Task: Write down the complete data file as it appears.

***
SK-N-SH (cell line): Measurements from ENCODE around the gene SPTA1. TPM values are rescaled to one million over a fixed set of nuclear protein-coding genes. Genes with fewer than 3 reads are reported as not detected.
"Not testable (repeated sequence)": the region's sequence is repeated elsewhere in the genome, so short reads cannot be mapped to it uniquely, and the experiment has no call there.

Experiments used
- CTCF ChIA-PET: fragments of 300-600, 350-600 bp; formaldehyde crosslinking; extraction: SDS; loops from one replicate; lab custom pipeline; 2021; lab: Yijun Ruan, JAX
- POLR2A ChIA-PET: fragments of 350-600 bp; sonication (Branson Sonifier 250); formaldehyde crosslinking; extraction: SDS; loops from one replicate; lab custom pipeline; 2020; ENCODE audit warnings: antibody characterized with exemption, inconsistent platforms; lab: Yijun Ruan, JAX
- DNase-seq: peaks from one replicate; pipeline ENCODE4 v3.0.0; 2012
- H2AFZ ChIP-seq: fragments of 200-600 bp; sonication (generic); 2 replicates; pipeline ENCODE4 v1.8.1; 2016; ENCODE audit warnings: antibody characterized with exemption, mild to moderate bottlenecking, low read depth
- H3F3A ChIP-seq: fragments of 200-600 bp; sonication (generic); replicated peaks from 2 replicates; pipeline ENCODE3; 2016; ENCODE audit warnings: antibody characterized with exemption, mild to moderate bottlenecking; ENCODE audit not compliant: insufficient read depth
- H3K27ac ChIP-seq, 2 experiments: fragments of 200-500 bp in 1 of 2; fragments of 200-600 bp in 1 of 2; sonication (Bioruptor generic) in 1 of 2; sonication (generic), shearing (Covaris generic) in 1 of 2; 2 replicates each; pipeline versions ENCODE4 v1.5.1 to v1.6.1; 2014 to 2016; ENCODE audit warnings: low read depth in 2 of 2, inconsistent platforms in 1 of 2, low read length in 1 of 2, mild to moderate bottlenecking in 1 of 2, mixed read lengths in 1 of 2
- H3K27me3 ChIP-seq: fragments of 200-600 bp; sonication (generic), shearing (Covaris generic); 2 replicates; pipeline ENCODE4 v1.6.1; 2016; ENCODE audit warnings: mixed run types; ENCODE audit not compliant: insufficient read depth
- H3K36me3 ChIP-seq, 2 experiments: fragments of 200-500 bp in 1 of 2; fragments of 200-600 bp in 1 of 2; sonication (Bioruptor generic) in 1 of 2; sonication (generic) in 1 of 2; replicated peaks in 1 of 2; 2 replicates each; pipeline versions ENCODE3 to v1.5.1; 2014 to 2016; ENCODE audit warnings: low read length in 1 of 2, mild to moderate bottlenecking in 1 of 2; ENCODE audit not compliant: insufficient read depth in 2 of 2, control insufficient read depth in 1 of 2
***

SK-N-SH (cell line): Measurements from ENCODE around the gene SPTA1. TPM values are rescaled to one million over a fixed set of nuclear protein-coding genes. Genes with fewer than 3 reads are reported as not detected.
"Not testable (repeated sequence)": the region's sequence is repeated elsewhere in the genome, so short reads cannot be mapped to it uniquely, and the experiment has no call there.

Experiments used
- CTCF ChIA-PET: fragments of 300-600, 350-600 bp; formaldehyde crosslinking; extraction: SDS; loops from one replicate; lab custom pipeline; 2021; lab: Yijun Ruan, JAX
- POLR2A ChIA-PET: fragments of 350-600 bp; sonication (Branson Sonifier 250); formaldehyde crosslinking; extraction: SDS; loops from one replicate; lab custom pipeline; 2020; ENCODE audit warnings: antibody characterized with exemption, inconsistent platforms; lab: Yijun Ruan, JAX
- DNase-seq: peaks from one replicate; pipeline ENCODE4 v3.0.0; 2012
- H2AFZ ChIP-seq: fragments of 200-600 bp; sonication (generic); 2 replicates; pipeline ENCODE4 v1.8.1; 2016; ENCODE audit warnings: antibody characterized with exemption, mild to moderate bottlenecking, low read depth
- H3F3A ChIP-seq: fragments of 200-600 bp; sonication (generic); replicated peaks from 2 replicates; pipeline ENCODE3; 2016; ENCODE audit warnings: antibody characterized with exemption, mild to moderate bottlenecking; ENCODE audit not compliant: insufficient read depth
- H3K27ac ChIP-seq, 2 experiments: fragments of 200-500 bp in 1 of 2; fragments of 200-600 bp in 1 of 2; sonication (Bioruptor generic) in 1 of 2; sonication (generic), shearing (Covaris generic) in 1 of 2; 2 replicates each; pipeline versions ENCODE4 v1.5.1 to v1.6.1; 2014 to 2016; ENCODE audit warnings: low read depth in 2 of 2, inconsistent platforms in 1 of 2, low read length in 1 of 2, mild to moderate bottlenecking in 1 of 2, mixed read lengths in 1 of 2
- H3K27me3 ChIP-seq: fragments of 200-600 bp; sonication (generic), shearing (Covaris generic); 2 replicates; pipeline ENCODE4 v1.6.1; 2016; ENCODE audit warnings: mixed run types; ENCODE audit not compliant: insufficient read depth
- H3K36me3 ChIP-seq, 2 experiments: fragments of 200-500 bp in 1 of 2; fragments of 200-600 bp in 1 of 2; sonication (Bioruptor generic) in 1 of 2; sonication (generic) in 1 of 2; replicated peaks in 1 of 2; 2 replicates each; pipeline versions ENCODE3 to v1.5.1; 2014 to 2016; ENCODE audit warnings: low read length in 1 of 2, mild to moderate bottlenecking in 1 of 2; ENCODE audit not compliant: insufficient read depth in 2 of 2, control insufficient read depth in 1 of 2